The moon

Development of an alternative hyperspectral moon phase reddening model

The moon
The moon

The purpose of the study was to characterise the reddening effect on the lunar reflectance spectrum of varying illumination conditions using reprocessed state-of-the-art SCIAMACHY lunar data and data from the NASA Reflectance Experiment Laboratory (RELAB).

Last Updated

08 March 2021

Published on

12 February 2021

It led to the development of a new lunar reflectance model that could be compared to the GSICS Implementation of the ROLO (GIRO) model as developed by EUMETSAT. The GIRO uses a fixed composite Apollo spectrum that is adjusted according to the geometrical conditions of illumination, following the approach from the USGS ROLO model. This project is a contribution to the enhancement of the GIRO. Its allows a better understanding of the phase dependence observed with some satellite datasets, such as the Meteosat lunar data acquired with the SEVIRI instruments, which cover GIRO’s full range of illumination conditions.


Objectives

This project is a contribution to the enhancement of the GIRO. The outcome of this study allows a better understanding of the phase dependence observed with some satellite datasets, such as the Meteosat lunar data acquired with the SEVIRI instruments, which cover GIRO’s full range of illumination conditions.

The objectives of the study were:

  1. Improve the radiometric quality of the SCIAMACHY lunar observations, which was an input to the project. It involved the removal or at least the reduction of the impact on the data of the residual polarisation in the SCIAMACHY lunar dataset. As part of those improvement, the possibility to reduce the measurement noise beyond 1.3 microns was investigated.
  2. The impact on the SCIAMACHY data of reducing the polarisation and noise artefacts was assessed and fully documented and a newly derived SCIAMACHY lunar dataset was delivered.
  3. By using both the improved SCIAMACHY dataset and RELAB data, a model for the lunar soil reflectance spectrum as a function of the phase was inferred, with its associated uncertainties, at a spectral resolution expected to be higher than the current Apollo spectrum in the GIRO model (10 nm).
  4. An assessment of the model validity below 350 nm was performed.

Overview

As part of the first series of activities, the original SCIAMACHY lunar dataset provided as an input to the study was improved by taking on board recent findings in the SCIAMACHY calibration results. Those findings are encompassed in the version v9 of the official SCIAMACHY calibration results and are related to a better estimate of the Bi-directional Reflectance Distribution Function of the Elevation Scanner Module (ESM) diffuser. In addition, the radiometric quality of the dataset was enhanced by reducing the noise in the data. This noise correction was obtained by identifying, flagging and excluding noisy pixels from the measurements used later on in the fitting procedure to derive the lunar reflectance model. The impact of this latter correction is particularly visible in the overlap regions between channels and in the NIR/SWIR region. Finally, further investigation allowed the implementation of a polarisation correction to account for SCIAMACHY polarisation sensitivity in the measurements.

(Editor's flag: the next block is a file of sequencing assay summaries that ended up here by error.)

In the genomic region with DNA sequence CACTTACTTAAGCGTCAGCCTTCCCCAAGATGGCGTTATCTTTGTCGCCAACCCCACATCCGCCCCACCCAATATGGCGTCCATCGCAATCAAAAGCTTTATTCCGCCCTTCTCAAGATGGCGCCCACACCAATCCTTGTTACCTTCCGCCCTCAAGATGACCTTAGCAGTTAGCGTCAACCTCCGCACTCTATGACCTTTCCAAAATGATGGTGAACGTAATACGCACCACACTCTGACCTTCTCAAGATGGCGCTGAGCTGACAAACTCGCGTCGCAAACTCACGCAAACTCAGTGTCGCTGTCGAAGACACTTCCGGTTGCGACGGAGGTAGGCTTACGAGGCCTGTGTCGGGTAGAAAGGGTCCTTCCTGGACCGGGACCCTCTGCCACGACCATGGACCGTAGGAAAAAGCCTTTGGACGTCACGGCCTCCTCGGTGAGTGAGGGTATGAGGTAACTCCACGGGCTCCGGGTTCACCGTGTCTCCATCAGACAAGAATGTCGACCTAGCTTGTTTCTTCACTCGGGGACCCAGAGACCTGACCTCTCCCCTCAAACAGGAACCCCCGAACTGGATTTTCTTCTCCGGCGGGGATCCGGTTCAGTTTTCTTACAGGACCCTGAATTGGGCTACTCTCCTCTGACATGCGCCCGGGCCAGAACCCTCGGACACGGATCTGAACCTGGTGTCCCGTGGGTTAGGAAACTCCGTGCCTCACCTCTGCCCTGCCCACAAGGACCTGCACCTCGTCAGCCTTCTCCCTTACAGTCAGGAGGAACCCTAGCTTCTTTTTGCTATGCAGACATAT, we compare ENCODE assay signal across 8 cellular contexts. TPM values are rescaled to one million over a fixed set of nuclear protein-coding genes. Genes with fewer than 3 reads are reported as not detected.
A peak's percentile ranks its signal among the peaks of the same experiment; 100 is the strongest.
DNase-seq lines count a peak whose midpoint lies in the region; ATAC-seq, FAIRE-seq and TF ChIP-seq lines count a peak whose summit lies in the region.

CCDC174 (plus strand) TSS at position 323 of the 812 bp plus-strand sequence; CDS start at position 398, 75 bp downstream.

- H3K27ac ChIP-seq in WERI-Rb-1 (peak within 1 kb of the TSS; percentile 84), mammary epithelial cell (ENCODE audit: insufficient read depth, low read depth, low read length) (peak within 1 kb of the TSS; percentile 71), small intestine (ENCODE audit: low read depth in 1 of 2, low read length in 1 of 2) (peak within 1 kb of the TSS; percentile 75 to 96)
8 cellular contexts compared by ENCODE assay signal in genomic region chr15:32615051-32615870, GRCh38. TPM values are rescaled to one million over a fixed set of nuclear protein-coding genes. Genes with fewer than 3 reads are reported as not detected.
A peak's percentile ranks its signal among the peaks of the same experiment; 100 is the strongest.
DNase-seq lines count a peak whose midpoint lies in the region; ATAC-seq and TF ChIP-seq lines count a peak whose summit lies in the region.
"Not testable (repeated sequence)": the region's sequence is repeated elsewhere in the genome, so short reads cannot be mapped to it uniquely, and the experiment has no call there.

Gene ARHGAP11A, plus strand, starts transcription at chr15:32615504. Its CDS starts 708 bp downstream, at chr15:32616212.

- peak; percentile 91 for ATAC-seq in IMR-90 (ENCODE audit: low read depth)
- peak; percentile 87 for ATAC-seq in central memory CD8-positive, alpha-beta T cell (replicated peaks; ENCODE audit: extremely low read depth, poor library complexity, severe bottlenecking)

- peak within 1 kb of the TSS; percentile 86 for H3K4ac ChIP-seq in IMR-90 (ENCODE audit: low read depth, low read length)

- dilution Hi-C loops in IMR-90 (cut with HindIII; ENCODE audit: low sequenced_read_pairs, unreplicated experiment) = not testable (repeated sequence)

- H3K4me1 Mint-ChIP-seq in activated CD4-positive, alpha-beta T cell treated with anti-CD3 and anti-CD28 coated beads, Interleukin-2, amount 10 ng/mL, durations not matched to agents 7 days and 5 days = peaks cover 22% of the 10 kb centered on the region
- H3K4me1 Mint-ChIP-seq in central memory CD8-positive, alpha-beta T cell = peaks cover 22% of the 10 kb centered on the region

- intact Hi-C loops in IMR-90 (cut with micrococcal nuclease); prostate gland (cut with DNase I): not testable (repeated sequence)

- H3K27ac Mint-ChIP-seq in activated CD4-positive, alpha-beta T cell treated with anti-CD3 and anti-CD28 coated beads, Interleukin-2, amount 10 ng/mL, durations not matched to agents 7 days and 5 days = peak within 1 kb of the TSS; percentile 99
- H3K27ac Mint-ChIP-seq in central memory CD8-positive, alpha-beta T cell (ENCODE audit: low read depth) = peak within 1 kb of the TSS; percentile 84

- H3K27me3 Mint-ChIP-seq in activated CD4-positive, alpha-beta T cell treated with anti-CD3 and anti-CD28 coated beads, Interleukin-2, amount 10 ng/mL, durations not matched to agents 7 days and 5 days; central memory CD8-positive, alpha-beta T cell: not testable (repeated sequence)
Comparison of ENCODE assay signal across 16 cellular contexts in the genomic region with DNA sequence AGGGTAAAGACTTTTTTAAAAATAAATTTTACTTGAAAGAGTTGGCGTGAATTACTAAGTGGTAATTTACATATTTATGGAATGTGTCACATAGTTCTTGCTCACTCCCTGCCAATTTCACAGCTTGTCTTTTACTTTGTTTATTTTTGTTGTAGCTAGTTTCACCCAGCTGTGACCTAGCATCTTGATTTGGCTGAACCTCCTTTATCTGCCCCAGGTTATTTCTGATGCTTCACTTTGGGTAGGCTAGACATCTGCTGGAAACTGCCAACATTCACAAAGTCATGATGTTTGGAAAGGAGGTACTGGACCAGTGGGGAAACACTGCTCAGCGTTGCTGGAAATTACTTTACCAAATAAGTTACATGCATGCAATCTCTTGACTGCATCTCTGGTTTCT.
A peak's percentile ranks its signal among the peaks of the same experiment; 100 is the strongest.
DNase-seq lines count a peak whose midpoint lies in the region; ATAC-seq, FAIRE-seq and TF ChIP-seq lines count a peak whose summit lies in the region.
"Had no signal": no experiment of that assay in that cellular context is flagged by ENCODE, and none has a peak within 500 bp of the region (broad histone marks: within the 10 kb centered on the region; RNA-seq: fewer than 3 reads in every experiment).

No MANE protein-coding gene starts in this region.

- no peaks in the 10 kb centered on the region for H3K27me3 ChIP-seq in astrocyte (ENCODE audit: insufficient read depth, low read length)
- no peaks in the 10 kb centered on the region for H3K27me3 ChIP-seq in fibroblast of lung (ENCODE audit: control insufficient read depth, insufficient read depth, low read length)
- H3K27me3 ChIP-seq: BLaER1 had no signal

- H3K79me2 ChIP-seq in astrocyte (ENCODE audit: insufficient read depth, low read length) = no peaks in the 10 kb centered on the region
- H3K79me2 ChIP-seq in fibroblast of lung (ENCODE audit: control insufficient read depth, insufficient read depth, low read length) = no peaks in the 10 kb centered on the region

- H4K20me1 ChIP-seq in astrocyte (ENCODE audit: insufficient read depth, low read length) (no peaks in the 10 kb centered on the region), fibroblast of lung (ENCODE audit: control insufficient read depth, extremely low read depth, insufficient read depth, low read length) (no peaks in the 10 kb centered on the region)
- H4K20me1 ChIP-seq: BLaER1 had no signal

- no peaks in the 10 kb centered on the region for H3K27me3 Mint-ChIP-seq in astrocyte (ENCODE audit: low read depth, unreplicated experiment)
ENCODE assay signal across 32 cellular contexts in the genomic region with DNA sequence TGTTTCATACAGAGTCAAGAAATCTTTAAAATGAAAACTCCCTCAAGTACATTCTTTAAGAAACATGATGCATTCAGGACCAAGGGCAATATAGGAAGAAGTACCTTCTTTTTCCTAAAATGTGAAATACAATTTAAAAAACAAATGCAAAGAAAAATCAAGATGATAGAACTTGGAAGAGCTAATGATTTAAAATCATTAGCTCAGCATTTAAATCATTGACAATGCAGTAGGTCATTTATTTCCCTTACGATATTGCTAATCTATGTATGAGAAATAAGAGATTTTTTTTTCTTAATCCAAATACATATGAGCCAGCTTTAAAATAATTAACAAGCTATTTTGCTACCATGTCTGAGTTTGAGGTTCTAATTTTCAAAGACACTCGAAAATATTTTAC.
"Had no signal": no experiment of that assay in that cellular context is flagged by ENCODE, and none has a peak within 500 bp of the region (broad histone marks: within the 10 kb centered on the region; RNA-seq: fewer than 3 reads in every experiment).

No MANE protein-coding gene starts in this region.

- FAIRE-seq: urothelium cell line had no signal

Based on the resulting improved SCIAMACHY lunar reflectance dataset, and after a review of existing lunar reflectance parametrisations, a new model was inferred by fitting the lunar observations. This model was complemented by the use of RELAB lunar soil spectra. It allows a full spectral coverage over the range [250, 2500] nm, resolving known issues with SCIAMACHY data in the NIR/SWIR and in the instrument channel overlaps. As an example, Figure 1 shows a sample measured lunar reflectance (after instrumental effects removal) in red and the final model in black with the associated uncertainties in yellow.

Lunar reflectance spectrum
Figure 1: Example of lunar reflectance spectrum as measured by SCIAMACHY versus the newly developed lunar reflectance model and its associated uncertainties.

In order to assess the performances of the newly developed model, several comparisons were undertaken:

  1. using lunar measurements from the GOME-2 instrument aboard Metop-A and Metop-B, after accounting for the instrument temporal degradation;
  2. against the GIRO model, as presented in Figure 2;
  3. using measurements from the SEVIRI instrument aboard Meteosat-8 to 11, for four reflective solar bands (VIS0.6, VIS0.8, NIR1.6 and HRV).
New model v GIRO
Figure 2: Comparison between the newly developed lunar model and the GIRO over the set of observation conditions provided by SEVIRI (VIS0.6: 635nm, VIS0.8: 810nm, NIR1.6: 1640nm, HRV: 750nm).